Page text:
36.61997-02-21234°55'N / 81°58'W34°55'N / 81°58'W1.00 Mile75 Yards00330K0Spartanburg
36.61989-05-05435°10'N / 81°50'W35°11'N / 81°48'W3.00 Miles700 Yards002.5M0Cherokee
36.71989-05-05435°11'N / 81°48'W35°15'N / 81°49'W6.00 Miles400 Yards00250K0Rutherford
38.61994-06-26234°51'N / 83°02'W34°58'N / 82°56'W12.00 Miles900 Yards01500K0Oconee
40.21976-06-28235°19'N / 83°10'W0.20 Mile10 Yards00250K0Jackson
40.51973-05-27234°52'N / 82°59'W1.00 Mile100 Yards0025K0Oconee
41.41952-05-10334°48'N / 82°08'W34°48'N / 81°51'W16.10 Miles83 Yards240K0Spartanburg
43.11980-04-13234°34'N / 82°25'W34°43'N / 82°22'W10.60 Miles33 Yards002.5M0Greenville
43.61973-05-27335°10'N / 81°46'W35°18'N / 81°36'W13.20 Miles100 Yards03250K0Cleveland
45.61973-05-27234°48'N / 83°17'W34°57'N / 82°56'W22.50 Miles200 Yards01250K0Oconee
46.01969-04-18235°01'N / 81°42'W0.50 Mile83 Yards0025K0Cherokee
46.01994-03-27235°03'N / 82°03'W35°24'N / 81°14'W25.00 Miles75 Yards00500K0Spartanburg
46.62008-08-26234°39'N / 82°48'W34°39'N / 82°48'W1.00 Mile30 Yards000K0KPickens
 Brief Description: EVENT NARRATIVE: A tornado damage path extended from northwest Anderson County, into extreme southern Pickens County, affecting the research area on the south side of the Clemson University campus. Damage was limited to downed trees and power lines. Numerous large trees were snapped off on a ridge very close to the Pickens, Anderson County line, where wind speeds were estimated at close to 120 mph, earning the tornado an EF2 rating. EPISODE NARRATIVE: The remnants of Tropical Storm Fay stalled just west of the Appalachians and slowly dissipated. A line of mini-supercells developed southeast of the low, resulting in several tornadoes over the Upstate and Northwest Piedmont of South Carolina during the afternoon hours of the 26th. A small amount of flash flooding also occurred, though the flooding was much worse in North Carolina.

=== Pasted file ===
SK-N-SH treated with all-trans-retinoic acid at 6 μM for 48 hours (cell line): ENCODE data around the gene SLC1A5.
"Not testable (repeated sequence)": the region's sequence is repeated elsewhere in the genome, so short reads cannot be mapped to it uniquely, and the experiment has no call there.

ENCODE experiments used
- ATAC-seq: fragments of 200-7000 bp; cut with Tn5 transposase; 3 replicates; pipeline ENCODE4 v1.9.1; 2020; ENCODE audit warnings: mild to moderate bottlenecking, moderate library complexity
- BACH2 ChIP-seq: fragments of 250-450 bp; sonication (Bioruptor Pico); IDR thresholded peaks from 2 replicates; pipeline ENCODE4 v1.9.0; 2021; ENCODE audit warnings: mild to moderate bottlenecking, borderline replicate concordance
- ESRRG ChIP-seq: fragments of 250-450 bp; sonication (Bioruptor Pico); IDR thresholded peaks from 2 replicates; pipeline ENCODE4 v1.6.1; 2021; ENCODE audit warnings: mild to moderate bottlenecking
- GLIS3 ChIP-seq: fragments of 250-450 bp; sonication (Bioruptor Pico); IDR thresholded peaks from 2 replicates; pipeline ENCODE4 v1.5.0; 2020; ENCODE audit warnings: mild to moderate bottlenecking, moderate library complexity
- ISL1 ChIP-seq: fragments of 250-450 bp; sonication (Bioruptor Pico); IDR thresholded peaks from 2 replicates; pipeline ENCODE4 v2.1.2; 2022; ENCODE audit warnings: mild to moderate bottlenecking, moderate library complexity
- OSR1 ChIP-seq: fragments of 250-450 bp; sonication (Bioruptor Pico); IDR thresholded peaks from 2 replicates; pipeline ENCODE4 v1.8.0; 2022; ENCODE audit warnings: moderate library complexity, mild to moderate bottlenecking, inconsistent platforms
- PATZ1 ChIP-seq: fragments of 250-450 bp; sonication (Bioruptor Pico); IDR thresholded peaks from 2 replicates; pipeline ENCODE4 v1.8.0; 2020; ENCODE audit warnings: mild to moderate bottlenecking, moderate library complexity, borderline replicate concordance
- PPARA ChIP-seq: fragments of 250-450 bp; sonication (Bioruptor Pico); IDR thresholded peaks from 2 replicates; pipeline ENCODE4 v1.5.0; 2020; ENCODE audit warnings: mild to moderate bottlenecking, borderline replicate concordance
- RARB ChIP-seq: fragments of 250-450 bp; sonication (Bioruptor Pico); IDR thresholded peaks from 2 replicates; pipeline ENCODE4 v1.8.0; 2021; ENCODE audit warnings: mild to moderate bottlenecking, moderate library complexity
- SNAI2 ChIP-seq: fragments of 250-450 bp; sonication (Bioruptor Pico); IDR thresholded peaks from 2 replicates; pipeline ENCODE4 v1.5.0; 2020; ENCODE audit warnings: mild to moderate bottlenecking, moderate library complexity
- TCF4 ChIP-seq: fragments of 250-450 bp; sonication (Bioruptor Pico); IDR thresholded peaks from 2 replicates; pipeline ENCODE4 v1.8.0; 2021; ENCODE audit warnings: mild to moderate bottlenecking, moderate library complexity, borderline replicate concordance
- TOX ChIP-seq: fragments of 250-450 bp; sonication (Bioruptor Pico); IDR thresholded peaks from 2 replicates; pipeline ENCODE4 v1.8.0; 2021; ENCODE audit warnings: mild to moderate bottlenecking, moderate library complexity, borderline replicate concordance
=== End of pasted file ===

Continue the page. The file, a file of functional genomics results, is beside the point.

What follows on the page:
48.71996-09-16234°37'N / 82°48'W34°35'N / 82°42'W6.00 Miles440 Yards023.0M0Anderson

* The information on this page is based on the global volcano database, the U.S. earthquake database of 1638-1985, and the U.S. Tornado and Weather Extremes database of 1950-2010.